Almost one-fifth of women taking sodium valproate for epilepsy still not aware of risks in pregnancy, survey shows
Almost one-fifth (18%) of women taking the epilepsy medicine sodium valproate don’t know the risks this medicine can pose during pregnancy, according to the results of a new survey.
More than a quarter (28%) of the women currently taking sodium valproate said in the survey that they had not been informed of the risks of this medicine in pregnancy.
The survey of over 2,000 women with epilepsy, aged 16-50, was carried out by charities Epilepsy Action, Epilepsy Society and Young Epilepsy between August and September 2017. It aimed to look into the awareness among women taking sodium valproate of the risks this medicine can pose during pregnancy.
Sodium valproate is prescribed in the UK under the brand names Epilim, Epilim Chrono, Epilim Chronosphere, Episenta and Epival. For some people with epilepsy, it is a very effective medicine to control seizures, and, in some cases, may be the only medicine that works.
However, sodium valproate is also linked to an increased risk of birth defects and developmental problems in babies born to mothers taking this medicine. The risk of physical disabilities in babies born to women taking sodium valproate is estimated to be around 1 in 10 (10%). The risk of developmental problems, which can lead to learning difficulties, is around 2 in 5 (40%).
Epilepsy Action advises that women do not stop taking their epilepsy medicines or change their dose without speaking to their doctor, as this could lead to breakthrough seizures.
Improving safety information
The charities carried out a similar survey in 2016. The results from this were very similar to the results of the 2017 survey. Of the women taking sodium valproate 1 in 5 (20%) said they didn’t know the risks of taking this medicine during pregnancy. Over a quarter (27%) of women taking sodium valproate said they had not had a discussion with their healthcare professional about the risks in pregnancy.
This lack of change has come despite efforts by the Medicines and Healthcare products Regulatory Agency (MHRA) to improve the situation. In February 2016, the MHRA released a valproate toolkit to help healthcare professionals talk to women with epilepsy about the risks of taking this medicine during pregnancy.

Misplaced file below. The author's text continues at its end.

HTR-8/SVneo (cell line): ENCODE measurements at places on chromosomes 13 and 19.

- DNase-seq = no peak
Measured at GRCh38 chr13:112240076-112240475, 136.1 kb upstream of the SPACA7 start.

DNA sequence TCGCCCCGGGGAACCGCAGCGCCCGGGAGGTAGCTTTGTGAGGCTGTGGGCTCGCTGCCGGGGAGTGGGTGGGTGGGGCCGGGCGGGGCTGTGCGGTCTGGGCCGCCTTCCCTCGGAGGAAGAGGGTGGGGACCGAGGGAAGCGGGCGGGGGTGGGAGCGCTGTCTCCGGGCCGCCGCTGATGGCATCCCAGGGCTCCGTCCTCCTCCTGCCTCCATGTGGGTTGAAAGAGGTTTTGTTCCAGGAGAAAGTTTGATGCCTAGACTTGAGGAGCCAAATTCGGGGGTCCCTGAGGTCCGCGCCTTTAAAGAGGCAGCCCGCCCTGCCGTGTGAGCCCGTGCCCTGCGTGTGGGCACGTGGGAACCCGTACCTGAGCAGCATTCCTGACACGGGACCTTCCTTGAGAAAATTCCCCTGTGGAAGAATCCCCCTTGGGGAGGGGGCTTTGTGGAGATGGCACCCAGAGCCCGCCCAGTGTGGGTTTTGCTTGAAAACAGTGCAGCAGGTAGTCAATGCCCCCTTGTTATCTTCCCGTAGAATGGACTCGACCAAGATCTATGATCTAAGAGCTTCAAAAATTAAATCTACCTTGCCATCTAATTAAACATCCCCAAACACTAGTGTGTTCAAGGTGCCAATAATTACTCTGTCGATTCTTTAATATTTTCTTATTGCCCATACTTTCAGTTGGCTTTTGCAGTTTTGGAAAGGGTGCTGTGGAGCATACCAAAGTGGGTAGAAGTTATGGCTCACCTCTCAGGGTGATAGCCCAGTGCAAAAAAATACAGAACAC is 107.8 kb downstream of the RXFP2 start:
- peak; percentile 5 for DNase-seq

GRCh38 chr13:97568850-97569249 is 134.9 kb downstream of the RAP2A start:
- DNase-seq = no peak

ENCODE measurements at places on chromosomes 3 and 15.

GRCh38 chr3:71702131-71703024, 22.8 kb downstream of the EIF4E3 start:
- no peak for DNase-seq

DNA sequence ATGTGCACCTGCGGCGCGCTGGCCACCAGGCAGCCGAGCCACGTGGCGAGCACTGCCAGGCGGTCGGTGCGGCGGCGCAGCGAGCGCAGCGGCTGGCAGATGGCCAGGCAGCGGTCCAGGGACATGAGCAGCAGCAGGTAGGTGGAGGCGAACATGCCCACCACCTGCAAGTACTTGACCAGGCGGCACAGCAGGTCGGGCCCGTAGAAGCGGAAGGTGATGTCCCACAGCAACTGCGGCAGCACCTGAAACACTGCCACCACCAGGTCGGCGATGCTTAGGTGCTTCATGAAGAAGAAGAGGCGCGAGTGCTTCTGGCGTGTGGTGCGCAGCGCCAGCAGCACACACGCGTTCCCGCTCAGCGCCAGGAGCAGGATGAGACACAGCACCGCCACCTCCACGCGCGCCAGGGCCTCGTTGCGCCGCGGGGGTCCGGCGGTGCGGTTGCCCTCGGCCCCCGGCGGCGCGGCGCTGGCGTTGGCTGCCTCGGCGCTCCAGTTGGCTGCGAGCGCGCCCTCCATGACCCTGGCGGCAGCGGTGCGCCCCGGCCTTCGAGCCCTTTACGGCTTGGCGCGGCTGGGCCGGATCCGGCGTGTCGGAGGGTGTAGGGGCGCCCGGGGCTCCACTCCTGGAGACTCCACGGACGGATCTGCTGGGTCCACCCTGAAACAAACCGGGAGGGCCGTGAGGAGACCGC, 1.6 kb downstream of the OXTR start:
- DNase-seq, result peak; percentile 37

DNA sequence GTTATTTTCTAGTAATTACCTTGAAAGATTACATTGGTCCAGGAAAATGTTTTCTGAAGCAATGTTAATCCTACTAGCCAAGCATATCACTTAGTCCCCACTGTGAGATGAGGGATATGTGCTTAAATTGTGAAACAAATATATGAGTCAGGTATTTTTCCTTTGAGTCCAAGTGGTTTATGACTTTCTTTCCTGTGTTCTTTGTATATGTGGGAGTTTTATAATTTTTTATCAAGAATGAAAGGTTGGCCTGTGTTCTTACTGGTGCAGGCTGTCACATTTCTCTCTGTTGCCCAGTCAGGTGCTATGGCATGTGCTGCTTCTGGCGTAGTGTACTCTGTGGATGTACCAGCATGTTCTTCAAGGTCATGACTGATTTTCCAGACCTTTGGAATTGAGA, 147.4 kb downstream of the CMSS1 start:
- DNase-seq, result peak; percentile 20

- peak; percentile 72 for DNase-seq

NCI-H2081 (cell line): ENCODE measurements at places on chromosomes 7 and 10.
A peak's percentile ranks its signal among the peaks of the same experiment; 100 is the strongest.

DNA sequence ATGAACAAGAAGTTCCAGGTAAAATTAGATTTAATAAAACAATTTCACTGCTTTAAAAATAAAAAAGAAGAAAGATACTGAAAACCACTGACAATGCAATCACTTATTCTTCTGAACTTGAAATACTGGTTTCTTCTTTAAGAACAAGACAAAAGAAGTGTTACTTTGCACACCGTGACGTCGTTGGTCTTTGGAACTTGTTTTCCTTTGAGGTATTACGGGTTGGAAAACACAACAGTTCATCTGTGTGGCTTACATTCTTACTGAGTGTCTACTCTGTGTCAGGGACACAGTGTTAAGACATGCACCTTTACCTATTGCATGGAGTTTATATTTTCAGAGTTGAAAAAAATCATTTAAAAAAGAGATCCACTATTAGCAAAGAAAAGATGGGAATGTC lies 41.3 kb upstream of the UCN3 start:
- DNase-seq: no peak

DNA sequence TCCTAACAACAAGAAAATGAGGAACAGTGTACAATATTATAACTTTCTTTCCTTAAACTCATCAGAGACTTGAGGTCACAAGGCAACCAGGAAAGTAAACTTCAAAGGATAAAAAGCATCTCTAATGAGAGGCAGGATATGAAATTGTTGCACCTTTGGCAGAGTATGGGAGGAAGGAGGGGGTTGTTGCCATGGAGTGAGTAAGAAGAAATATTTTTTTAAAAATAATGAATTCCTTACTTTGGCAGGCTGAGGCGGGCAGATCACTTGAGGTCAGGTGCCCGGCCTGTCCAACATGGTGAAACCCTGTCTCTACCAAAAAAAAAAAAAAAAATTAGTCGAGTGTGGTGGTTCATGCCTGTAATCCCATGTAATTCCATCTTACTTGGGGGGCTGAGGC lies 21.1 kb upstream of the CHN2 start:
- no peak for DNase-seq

However, according to the 2017 survey, more than two-thirds of women (68%) taking sodium valproate said they have not received any materials from the MHRA toolkit.
A spokesperson from the MHRA explained that the agency had worked with the charities on the latest survey. The MHRA said: “The results of the survey are important in helping us understand the effectiveness of the measures taken to date in the UK. We want to encourage all women to have access to the valproate toolkit materials that we made available in February 2016.
“We constantly monitor the safe use of valproate and support this latest review by the European Medicines Agency (EMA) on the use in pregnancy and women of childbearing age.”
The results of the survey will be presented at the EMA’s public hearing on sodium valproate on Tuesday 26 September. The hearing, in London, will be the first time the EMA has held a public hearing as part of the safety review of a medicine.
Ensuring conversations happen
The charities are calling on the government to change the way repeat prescriptions of sodium valproate are made for women and girls of childbearing age. They are asking that repeat prescriptions are not routinely renewed for more than 12 months without a face-to-face consultation with a doctor or nurse. They say this consultation must include personal and tailored information about the risks around sodium valproate during pregnancy, and should also be provided in written format.
Philip Lee, chief executive at Epilepsy Action, said: “It is vital that women with epilepsy get the right information about their care and treatment to ensure a healthy pregnancy and minimise the risks associated with sodium valproate.
“Yet these figures suggest that information is not filtering down to women and that conversations about the potential risks are not always happening. Discussions with a health professional about these risks should be a mandatory part of care for all women with epilepsy so they can make informed choices, ideally before they conceive.”
Dr Rhys Thomas, honorary consultant in epilepsy at the Royal Victoria Infirmary in Newcastle, said: “This is a dramatic and important survey focusing on a crucial area for women with epilepsy. As a medical community, we clearly could be doing more, and should be doing more.
“Even if women are being told of the risks, this may be at the wrong time for them – or in the wrong way. The conversation needs to be had and repeated.
“Women who want to know more about their medication should ask to speak to their GP, epilepsy specialist nurse or neurologist. I would advise anyone who is taking medicines for their epilepsy not to change their tablets or dose without the support of their doctor.”